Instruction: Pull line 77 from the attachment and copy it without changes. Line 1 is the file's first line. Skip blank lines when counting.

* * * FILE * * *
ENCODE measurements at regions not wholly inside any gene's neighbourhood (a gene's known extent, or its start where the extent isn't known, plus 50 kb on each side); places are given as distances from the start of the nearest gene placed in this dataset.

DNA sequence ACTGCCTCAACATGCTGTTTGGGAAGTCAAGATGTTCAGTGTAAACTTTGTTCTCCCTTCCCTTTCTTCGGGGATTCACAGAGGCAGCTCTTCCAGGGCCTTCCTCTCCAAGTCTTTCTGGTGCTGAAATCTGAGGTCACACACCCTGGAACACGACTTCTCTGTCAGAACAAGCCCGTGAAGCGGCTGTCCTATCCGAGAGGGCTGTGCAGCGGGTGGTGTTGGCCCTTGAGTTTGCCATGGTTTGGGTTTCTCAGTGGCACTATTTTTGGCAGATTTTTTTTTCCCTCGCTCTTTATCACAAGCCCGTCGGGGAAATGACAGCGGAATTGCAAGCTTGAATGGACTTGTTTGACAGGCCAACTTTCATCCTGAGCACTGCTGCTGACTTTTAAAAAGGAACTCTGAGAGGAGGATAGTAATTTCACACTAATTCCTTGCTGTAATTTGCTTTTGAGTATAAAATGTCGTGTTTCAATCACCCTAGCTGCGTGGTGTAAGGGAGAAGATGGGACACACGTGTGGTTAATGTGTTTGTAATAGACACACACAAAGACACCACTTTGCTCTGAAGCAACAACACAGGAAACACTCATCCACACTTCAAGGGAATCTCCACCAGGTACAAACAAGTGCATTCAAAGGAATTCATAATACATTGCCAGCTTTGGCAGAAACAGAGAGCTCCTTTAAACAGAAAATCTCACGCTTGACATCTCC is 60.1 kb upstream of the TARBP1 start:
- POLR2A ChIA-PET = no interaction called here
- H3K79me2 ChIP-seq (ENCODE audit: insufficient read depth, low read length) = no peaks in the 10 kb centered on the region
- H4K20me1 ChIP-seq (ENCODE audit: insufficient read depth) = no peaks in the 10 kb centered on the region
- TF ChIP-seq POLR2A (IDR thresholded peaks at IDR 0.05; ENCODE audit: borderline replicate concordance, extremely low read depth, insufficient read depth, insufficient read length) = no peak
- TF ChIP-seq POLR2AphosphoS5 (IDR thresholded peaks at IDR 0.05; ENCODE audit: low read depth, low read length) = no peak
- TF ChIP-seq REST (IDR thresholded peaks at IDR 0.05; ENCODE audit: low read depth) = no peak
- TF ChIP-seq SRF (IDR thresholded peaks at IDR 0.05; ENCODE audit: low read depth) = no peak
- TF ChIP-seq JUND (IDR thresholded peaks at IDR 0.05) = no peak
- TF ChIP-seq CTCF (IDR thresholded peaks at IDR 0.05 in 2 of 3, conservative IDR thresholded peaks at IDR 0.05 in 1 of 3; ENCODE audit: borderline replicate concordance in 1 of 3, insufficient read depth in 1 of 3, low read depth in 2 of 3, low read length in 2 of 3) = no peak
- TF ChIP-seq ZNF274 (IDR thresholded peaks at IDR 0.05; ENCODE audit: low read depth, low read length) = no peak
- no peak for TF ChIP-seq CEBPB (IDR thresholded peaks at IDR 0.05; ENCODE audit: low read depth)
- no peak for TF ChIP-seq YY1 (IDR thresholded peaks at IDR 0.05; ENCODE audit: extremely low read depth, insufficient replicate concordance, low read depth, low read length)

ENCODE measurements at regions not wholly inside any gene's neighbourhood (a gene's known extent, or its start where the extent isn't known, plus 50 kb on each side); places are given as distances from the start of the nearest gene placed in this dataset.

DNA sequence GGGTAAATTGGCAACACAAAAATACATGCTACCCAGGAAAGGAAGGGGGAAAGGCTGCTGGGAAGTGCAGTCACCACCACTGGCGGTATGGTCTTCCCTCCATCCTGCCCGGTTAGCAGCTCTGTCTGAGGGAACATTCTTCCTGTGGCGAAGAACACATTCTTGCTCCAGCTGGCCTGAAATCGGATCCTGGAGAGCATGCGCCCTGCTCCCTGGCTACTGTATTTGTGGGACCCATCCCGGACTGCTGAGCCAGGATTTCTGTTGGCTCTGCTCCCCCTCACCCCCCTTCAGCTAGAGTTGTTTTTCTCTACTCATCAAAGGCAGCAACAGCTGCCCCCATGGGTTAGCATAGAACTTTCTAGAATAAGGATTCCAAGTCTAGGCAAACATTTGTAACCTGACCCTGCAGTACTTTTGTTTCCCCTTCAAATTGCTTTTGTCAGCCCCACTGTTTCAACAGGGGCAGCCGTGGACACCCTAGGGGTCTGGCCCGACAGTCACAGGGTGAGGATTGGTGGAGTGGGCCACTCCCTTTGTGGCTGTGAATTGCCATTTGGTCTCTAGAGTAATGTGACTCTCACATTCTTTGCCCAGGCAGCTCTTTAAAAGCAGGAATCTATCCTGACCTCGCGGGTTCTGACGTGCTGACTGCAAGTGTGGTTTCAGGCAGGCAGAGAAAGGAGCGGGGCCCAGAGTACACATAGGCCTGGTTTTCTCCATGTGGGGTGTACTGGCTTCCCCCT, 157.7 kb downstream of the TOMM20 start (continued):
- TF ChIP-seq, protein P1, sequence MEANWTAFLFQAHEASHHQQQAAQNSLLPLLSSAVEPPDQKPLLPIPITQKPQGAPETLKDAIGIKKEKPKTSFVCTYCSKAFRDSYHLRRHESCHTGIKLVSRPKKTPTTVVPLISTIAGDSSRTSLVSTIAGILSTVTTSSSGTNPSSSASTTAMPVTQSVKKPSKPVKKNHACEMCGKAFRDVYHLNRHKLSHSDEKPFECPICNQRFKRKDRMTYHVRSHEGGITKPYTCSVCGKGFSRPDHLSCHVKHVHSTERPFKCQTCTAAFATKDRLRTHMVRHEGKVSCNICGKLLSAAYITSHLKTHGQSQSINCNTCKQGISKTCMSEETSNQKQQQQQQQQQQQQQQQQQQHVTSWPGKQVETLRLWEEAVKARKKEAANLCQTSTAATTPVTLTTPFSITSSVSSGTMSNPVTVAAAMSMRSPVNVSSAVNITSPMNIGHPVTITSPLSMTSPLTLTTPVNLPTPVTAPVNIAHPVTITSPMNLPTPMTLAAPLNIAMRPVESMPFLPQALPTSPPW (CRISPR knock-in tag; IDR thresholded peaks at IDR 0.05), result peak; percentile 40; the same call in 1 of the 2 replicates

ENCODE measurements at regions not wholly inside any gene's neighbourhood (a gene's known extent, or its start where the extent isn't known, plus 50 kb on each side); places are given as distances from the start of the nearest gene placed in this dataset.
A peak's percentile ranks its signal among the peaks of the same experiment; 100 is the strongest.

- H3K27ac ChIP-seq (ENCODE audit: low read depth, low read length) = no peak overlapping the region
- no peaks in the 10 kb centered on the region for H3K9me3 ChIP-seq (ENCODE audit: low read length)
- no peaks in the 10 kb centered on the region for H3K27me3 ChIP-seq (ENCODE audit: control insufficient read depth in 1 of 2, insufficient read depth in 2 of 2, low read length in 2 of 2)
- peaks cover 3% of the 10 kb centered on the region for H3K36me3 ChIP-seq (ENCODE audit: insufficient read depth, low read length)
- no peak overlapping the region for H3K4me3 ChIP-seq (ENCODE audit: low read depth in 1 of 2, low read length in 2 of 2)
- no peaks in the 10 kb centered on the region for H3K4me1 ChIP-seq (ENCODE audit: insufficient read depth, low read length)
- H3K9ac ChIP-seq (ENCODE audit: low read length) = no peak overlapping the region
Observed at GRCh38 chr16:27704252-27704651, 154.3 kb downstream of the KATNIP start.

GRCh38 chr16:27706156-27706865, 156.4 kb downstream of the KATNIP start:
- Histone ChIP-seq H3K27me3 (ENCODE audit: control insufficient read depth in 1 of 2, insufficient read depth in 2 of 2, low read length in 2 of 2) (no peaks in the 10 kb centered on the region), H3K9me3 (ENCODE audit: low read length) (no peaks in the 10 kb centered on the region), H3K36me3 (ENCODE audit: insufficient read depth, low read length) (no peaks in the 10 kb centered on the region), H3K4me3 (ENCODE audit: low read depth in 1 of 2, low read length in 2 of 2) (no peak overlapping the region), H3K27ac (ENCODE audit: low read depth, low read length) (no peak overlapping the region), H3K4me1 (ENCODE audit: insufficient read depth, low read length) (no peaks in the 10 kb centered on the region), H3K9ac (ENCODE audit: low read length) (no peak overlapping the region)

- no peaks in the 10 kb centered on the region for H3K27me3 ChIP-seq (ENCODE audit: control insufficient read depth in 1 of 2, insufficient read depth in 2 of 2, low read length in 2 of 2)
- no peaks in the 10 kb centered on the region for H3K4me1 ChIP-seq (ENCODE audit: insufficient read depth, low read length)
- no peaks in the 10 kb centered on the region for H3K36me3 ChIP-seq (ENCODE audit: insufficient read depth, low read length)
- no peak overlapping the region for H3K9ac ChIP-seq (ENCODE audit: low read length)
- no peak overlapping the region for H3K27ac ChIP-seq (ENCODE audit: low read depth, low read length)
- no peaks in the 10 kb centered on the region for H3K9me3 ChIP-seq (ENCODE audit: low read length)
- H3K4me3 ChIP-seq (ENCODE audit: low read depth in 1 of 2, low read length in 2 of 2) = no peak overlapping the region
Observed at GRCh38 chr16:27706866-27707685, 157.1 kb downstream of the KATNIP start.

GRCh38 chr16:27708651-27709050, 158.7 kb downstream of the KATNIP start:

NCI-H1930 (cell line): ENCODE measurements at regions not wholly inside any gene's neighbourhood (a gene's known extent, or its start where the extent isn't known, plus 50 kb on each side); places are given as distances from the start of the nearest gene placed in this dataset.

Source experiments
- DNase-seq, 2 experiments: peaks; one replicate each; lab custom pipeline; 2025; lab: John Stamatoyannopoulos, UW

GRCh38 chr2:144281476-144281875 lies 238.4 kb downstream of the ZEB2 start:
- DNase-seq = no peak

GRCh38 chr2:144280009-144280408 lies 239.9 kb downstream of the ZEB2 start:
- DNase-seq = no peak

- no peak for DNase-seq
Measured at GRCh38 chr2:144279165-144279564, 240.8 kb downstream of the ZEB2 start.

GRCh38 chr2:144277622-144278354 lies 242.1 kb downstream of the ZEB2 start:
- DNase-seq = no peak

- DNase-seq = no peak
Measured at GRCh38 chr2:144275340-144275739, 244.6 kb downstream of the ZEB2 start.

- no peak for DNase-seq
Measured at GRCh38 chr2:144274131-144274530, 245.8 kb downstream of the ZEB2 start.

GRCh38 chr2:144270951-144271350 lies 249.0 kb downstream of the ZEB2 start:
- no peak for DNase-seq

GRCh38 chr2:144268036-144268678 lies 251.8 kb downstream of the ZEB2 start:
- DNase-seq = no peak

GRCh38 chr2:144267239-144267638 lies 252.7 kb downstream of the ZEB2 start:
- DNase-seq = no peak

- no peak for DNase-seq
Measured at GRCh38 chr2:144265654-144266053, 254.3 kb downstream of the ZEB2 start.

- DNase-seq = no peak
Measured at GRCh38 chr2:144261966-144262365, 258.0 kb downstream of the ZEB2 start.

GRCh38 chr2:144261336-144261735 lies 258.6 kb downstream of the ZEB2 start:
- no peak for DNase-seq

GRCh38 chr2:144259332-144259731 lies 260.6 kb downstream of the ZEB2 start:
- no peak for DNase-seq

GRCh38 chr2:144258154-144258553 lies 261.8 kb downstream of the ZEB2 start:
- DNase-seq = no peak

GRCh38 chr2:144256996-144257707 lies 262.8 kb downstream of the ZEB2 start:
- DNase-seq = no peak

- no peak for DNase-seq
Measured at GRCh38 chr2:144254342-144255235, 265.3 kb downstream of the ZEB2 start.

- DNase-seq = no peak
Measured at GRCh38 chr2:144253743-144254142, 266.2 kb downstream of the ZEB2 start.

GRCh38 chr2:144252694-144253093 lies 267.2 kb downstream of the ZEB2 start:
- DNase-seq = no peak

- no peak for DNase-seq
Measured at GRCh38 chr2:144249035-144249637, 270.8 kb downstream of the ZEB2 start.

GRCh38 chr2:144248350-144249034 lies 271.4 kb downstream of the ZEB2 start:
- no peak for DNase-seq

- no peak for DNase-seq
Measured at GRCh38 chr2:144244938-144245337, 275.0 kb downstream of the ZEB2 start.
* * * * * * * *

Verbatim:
- DNase-seq = no peak